The son

He drove his parents into the canal. When passers-by came to the rescue, he had to abandon his plan.

Next time he thought ‘better safe than sorry’ – he shot them in the head.


This was written in response to this weekend’s Trifecta challenge and inspired by a news story.

Trifextra: Week Sixty-One

This weekend we’re asking for exactly 33 words including an idiom somewhere within.  Examples of idioms include – add fuel to the fire or wear your heart on your sleeve.  You can find more examples and a definition of idiom here.

I don’t want to ride that horse

Among the family photos there was one that fascinated me. It was a black and white picture, taken in my dad’s home village.  It was of a magnificent looking horse, with my dad sitting very straight on it, my sister sitting in front of him and me behind. My sister must have been around three at the time, I was two years older.

I used to look at that photo, wanting to remember being there and wanting to ride a horse again.  Finally, one summer when I was about fourteen and we were visiting the village, I persuaded dad to ask one of his relatives to let me ride one of their horses.  He duly obliged, so did the relative and someone went off to get a horse.

I waited for this horse with barely disguised excitement.  When it arrived my heart sank – my head barely reached the horse’s shoulder.  It was ENORMOUS and I became too scared to ride it.

I was too proud to tell them I was afraid and after all my insistence and the trouble everyone had gone to, I couldn’t very well say I didn’t want to ride anymore.  I remember that I was wearing a strapped light summer dress and that I gave some ridiculous excuse about it not being possible for me to sit on such a big horse wearing a dress! Dad was not impressed with my change of heart.

After that I wasn’t interested in horses anymore.  I eventually rode a couple of times while on vacation.  I don’t recollect much about the first ride but the second time I remember being pretty scared, especially when we started going down to a beach following a narrow path on the edge of a cliff.  I had absolutely no control over the horse, it just did what it always did, no matter whether I kicked it with my feet or pulled the reins.  Once it got on the beach it started galloping. That was terrifying as well as extremely uncomfortable!

My feelings weren’t helped when a friend bought a horse that turned out not to like being ridden by women.  He threw her off once and then someone else.

These are not terribly dramatic experiences but they were enough to put me off horses.  I can admire their beauty but I think of them as untrustworthy and try to keep as far away from them as possible… until my recent visit to Rome, that is.

Roman horse

I know this sounds crazy, but as I passed this horse (in picture), it seemed to look right at me, following me with his sad gaze as I walked towards it.  My friend waited for me, as I pathetically froze in front of the horse.  It just kept looking right back at me and I felt compelled to pat its head. I eventually left wondering what had happened there.  It was as if there had been some sort of connection and I felt an overwhelming compassion for this creature.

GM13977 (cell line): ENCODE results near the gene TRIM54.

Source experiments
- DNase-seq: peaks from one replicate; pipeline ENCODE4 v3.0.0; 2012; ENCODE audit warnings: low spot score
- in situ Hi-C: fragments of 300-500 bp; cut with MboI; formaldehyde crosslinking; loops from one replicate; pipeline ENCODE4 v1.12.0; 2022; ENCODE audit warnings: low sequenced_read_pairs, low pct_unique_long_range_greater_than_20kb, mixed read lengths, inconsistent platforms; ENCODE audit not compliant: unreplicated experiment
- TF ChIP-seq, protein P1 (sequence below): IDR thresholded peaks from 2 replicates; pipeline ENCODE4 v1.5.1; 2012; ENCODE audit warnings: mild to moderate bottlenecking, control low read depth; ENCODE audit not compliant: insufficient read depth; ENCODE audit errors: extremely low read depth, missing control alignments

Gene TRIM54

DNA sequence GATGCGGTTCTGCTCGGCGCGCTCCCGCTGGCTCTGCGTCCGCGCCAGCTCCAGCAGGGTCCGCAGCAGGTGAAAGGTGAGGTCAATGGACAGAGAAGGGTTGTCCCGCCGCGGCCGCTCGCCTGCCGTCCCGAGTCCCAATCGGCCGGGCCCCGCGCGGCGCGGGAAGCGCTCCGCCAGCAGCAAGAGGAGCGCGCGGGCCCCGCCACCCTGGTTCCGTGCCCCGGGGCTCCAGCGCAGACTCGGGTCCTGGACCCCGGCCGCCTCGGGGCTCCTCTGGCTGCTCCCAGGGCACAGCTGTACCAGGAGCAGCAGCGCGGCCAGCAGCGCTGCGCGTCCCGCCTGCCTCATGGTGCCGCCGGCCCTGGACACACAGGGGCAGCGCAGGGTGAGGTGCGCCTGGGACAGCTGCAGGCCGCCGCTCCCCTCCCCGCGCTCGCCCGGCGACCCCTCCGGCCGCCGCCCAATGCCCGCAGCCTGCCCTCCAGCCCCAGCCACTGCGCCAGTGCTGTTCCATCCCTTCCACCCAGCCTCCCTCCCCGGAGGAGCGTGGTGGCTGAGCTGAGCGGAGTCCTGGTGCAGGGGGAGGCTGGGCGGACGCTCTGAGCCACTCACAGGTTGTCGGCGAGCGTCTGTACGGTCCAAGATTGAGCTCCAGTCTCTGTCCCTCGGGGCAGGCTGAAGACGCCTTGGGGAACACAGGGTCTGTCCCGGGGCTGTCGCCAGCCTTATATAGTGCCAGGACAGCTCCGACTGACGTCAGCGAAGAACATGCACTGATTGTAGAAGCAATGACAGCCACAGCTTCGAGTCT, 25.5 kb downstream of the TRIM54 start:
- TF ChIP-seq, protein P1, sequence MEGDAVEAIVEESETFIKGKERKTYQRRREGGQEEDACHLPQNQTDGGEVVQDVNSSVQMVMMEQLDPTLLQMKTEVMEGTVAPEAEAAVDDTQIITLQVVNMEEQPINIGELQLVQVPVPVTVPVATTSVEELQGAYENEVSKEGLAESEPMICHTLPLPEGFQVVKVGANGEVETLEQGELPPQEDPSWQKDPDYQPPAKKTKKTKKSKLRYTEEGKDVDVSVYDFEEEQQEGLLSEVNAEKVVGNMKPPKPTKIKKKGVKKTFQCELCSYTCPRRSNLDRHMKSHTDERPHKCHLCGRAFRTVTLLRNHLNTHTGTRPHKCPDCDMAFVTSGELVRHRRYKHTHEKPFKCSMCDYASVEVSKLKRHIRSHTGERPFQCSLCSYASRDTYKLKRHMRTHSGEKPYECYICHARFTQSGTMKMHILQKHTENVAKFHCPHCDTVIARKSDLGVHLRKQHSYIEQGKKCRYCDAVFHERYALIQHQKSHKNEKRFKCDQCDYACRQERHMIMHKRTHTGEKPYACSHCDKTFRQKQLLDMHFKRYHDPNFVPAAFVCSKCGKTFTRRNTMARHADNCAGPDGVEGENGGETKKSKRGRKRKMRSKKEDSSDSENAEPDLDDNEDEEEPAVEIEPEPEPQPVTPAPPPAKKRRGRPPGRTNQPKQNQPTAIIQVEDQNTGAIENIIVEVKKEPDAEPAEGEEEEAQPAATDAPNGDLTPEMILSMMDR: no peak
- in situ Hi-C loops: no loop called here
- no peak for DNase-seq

I am not sure if my impressions of horses will ever really change but after this, I might just be a bit more relaxed the next time I come across one.


These memories were triggered by reading ‘Horse Feather Boa‘, a short humorous story by Russell Gayer.

Friday Fictioners: Do you remember?

–      Oh my god, look at these oil lamps! Do you remember when we used to spend the summer holidays with grandma and these were the sole source of lighting in the evenings?  That was only 30 odd years ago but they still had no electricity then!

–      Well, that was only because they built the house in the middle of nowhere.

–      I know, but the point is that it wasn’t that long ago!  Looking at these now really brings back memories of the happy days we spent here.

–      Come on, let’s finish clearing the house, who knows what other treasures we’ll find.

Copyright – Rochelle Wisoff-Fields

Copyright – Rochelle Wisoff-Fields

I have found recently that I actually enjoy writing short pieces from prompts. No literary ambition here, just opening my mind and going with whatever comes up.

Friday Fictioneers is a challenge to write a one hundred word story from a photo prompt. This is run by Rochelle Wisoff-Fields and anyone can participate.

Check out the link to see what others have done with this week’s prompt.

Looking at the rain

She sits alone in the café looking at the rain through the window.

She cannot remember why there was always so much rebellion in her life.

All she can think of is how lonely she is.


I came across a writing challenge in bodhisattvaintraining’s blog from Trifecta:

We are giving you three words and asking that you add another 33 to them to make a complete 36-word response.  You may use the words in any order you choose.

Our three words are:

remember / rain / rebellion

I thought I would try doing this, even if I am not entering the challenge.  I was so shocked when I finished the last sentence at exactly 36 words, I felt compelled to post it.